1. Overview of the human rights and democracy situation: On 3 April 2019, the Solomon Islands conducted the first peaceful and efficient election since the Regional Assistance Mission to the Solomon Islands (RAMSI) departed in 2017. The election was seen as a key success. Apart from that, the Solomon Islands has yet to enact a comprehensive human rights policy, and successful implementation of the Acts remains a challenge. In 2019, discrimination and violence (physical and sexual) against women and girls, gender inequalities (including gender-based violence - GBV) - combined with endemic corruption -remain the most significant human rights abuses in the Solomon Islands. Donors have taken initiatives but the number of rape and incest cases continues to be alarming. Other human rights issues included climate change and related problems.
The Solomon Islands’ work on a legislative package of reforms, aiming at improving political stability, access of women to parliament, fight against corruption and protection of whistle-blowers, has moved forward. The government recently launched an ‘Independent Commission against Corruption’.
2. EU Action - key focus areas: EU’s actions focus, inter alia, on supporting the ratification of or accession to the remaining core human rights instruments, promoting gender equality and women rights, and supporting CSOs engagement with the government on policy dialogue and governance.
3. EU bilateral political engagement: EU bilateral political engagement: The 7th EU- Solomon Islands political dialogue was held in October 2019, during which the EU urged the government to sign and ratify important human rights instruments, including the ratification of the Rome Statute of the International Criminal Court. The EU has invited the country to legally protect the rights of the LGBTI community, although there were no reports of violence or discrimination against persons based on sexual orientation or gender identity. The EU is committed to supporting government and non-state actor efforts to reduce gender-based violence. Regarding the fight against corruption, the EU delegation in Fiji manages an on-going Budget Support programme that applies a vigilant monitoring of government spending, in particular the Constituency Development Funds (CDFs). The EU, together with other donors, meets regularly with the government, commends its fight against corruption and openly discusses the CDF situation. The EU delegation in Fiji will continue to actively promote climate change awareness. In the Pacific region, climate change and human rights are closely intertwined.
4. EU financial engagement: A Regional Financing Agreement worth EUR 13 million to tackle the root causes of gender inequality and violence against women and girls in the Pacific was signed in the margins of the Pacific Islands Forum Leaders’ meeting in Apia in September 2017. The EU is currently financing an action on ‘Support to initiatives and actions on the protection of children against sexual exploitation and sexual abuse’. The EU has also funded projects on women’s rights, violence against women, women’s empowerment and women’s participation. The EU delegation in Fiji continued a close dialogue with the country's CSOs, which are supported by thematic budget lines (EUR 0.6 million from the EIDHR and EUR 1.5 million from the CSO-LA). There are 68 non-governmental organisations (NGOs) currently registered with the Pacific Islands Association of Non-Governmental Organisations.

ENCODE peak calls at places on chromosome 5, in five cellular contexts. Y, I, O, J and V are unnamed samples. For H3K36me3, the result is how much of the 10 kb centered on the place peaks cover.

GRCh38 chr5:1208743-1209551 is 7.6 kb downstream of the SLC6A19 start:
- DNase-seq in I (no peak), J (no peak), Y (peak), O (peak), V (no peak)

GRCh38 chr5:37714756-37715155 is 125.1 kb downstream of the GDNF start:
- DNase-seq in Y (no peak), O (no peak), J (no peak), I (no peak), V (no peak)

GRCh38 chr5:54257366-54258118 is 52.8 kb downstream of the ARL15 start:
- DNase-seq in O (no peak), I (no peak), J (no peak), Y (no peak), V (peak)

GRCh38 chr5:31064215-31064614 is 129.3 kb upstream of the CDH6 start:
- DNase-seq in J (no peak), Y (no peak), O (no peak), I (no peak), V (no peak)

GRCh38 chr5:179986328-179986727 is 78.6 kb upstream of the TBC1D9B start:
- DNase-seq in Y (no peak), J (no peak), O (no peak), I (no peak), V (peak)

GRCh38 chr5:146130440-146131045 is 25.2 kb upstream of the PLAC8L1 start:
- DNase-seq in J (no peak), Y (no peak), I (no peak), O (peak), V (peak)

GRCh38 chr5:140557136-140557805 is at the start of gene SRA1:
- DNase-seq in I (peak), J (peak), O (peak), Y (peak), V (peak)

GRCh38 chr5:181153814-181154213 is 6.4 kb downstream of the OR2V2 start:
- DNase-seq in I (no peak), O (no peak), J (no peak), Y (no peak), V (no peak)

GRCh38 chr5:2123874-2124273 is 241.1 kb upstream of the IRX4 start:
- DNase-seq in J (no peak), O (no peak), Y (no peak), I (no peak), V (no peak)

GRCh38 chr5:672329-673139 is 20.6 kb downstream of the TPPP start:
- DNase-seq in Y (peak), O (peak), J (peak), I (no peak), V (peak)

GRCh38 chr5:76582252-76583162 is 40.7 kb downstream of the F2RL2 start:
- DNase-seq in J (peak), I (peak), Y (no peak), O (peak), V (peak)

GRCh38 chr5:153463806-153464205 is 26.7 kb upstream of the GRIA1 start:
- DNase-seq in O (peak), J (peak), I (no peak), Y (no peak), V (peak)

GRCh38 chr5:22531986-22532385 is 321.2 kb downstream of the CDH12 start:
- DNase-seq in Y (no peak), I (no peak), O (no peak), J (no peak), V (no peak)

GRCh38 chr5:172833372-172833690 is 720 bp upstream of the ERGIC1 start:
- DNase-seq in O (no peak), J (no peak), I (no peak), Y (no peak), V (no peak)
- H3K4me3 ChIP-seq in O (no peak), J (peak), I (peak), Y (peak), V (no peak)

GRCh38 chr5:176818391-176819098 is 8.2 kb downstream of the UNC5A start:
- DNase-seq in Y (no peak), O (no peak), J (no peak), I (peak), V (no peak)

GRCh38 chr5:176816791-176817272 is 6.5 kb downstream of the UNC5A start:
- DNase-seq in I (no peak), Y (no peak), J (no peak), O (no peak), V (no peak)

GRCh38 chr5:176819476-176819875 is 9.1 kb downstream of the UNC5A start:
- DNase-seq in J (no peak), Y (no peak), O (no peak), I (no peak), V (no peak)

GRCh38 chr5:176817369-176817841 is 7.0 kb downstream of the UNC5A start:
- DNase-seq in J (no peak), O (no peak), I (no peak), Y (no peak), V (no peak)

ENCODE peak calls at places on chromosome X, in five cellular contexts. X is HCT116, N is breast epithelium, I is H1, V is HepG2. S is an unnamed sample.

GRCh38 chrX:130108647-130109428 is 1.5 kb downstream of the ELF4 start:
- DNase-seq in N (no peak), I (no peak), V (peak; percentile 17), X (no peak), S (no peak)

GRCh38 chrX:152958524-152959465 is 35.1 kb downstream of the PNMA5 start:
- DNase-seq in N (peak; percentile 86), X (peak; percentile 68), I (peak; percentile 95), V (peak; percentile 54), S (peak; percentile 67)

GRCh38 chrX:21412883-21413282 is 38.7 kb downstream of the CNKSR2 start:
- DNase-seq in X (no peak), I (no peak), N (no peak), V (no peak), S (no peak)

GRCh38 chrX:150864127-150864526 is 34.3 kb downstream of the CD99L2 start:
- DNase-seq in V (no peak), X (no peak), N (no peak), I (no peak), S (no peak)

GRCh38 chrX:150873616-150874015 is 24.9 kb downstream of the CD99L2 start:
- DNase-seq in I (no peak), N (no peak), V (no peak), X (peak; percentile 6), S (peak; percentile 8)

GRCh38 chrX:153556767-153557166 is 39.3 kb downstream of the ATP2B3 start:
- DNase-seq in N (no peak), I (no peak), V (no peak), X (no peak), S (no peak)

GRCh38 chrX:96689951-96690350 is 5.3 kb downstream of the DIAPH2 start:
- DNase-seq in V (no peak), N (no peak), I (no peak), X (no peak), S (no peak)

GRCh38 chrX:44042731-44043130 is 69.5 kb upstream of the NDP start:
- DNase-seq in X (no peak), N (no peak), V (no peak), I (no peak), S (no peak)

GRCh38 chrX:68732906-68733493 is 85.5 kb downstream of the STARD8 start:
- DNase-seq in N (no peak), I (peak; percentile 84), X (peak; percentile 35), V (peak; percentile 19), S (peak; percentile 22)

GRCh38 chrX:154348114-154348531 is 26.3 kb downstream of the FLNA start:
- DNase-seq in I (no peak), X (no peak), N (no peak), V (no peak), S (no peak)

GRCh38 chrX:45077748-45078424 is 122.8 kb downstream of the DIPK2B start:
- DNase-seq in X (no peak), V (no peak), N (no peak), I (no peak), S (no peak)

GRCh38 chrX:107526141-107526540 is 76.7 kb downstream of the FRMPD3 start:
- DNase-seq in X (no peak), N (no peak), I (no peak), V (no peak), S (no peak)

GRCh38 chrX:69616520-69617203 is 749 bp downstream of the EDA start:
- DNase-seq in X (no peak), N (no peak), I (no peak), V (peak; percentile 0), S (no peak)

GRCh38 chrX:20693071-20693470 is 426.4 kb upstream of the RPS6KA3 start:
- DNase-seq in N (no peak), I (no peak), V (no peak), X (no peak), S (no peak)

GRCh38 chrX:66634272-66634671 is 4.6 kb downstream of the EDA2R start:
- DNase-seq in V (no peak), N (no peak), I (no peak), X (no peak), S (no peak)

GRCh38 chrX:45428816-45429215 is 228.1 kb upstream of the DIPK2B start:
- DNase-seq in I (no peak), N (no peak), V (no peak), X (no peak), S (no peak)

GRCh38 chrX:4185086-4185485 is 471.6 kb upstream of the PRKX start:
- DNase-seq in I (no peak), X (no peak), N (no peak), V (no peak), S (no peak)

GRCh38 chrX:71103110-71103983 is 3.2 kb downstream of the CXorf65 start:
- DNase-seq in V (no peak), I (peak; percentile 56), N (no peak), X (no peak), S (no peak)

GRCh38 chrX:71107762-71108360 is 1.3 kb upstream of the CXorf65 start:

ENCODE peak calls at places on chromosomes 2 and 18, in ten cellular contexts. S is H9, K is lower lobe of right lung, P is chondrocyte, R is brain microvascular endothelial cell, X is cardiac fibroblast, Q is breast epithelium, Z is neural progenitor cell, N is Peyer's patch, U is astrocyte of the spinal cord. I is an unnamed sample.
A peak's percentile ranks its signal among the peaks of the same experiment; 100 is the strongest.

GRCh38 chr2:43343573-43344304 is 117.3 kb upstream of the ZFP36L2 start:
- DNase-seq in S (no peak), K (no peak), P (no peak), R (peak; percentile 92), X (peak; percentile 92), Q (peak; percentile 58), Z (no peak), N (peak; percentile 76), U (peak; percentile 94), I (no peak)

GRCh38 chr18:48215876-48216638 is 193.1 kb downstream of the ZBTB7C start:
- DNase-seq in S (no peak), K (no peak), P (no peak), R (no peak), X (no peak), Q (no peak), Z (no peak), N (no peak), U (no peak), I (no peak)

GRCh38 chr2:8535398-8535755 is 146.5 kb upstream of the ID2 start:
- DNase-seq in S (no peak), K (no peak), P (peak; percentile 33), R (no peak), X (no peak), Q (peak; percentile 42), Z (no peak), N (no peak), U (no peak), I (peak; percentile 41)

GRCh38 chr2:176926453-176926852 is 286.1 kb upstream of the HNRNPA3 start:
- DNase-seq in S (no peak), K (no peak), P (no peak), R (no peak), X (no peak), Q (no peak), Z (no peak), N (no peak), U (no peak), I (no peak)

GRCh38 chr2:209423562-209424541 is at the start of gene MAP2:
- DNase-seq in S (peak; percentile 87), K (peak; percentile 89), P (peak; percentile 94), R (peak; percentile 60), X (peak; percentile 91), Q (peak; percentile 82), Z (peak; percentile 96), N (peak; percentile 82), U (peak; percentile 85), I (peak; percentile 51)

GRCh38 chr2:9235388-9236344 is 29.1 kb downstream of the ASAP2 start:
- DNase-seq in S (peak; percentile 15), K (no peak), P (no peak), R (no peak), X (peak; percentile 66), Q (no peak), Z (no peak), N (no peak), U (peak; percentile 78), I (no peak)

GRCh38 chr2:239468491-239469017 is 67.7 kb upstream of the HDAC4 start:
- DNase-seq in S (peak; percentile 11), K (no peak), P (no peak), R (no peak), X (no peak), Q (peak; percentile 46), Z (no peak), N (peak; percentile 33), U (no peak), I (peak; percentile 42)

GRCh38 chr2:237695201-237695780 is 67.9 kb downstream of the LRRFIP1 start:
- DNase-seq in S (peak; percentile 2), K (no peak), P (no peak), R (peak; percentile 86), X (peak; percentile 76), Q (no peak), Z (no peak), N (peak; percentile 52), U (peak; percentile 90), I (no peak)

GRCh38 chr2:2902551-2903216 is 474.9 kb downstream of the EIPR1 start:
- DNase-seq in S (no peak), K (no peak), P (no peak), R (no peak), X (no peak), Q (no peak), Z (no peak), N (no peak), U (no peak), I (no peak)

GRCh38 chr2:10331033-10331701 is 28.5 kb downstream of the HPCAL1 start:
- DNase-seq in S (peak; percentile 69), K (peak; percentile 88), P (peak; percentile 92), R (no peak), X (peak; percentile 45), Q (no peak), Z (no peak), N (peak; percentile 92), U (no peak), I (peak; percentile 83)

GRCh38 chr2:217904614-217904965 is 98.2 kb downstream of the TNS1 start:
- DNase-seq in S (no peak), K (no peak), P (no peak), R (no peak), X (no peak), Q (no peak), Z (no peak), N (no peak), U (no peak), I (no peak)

5. Multilateral context: The cooperation of the Solomon Islands with UN agencies is considered satisfactory. The Solomon Islands has completed the second Universal Periodic Review (UPR) cycle in the UN Human Rights Council. The Solomon Islands’ next UPR is scheduled for January 2021. Since the country’s second UPR in January 2016, the government has enacted a number of national laws related to the protection of human rights, but has been slow in signing and ratifying international human rights treaties.
The Solomon Islands has ratified the 'Convention on the Elimination of all Forms of Discrimination Against Women (CEDAW)', the 'International Covenant on Economic, Social and Cultural Rights (CESCR)', the 'International Convention on the Elimination of All Forms of Racial Discrimination (CERD)' and the 'Convention on the Rights of the Child (CRC)'. The Solomon Islands has signed but not yet ratified the 'Optional Protocol to the Convention on the Rights of the Child on the involvement of Children in Armed Conflict (CRC-OP-AC), the 'Optional Protocol to the Convention on the Rights of the Child on the Sale of Children child prostitution and child pornography (CRC-OP-SC) and the 'Convention on the Rights of Persons with Disabilities (CRPD)'. The government has not yet signed the 'Convention Against Torture and Other Cruel Inhuman or Degrading Treatment or Punishment (CAT)' and its Optional Protocol, the 'International Covenant on Civil and Political Rights (CCPR)', the 'International Convention for the Protection of All Persons from Enforced Disappearance (CED)' and 'International Convention on the Protection of Migrant Workers and Members of their Families (CMW)'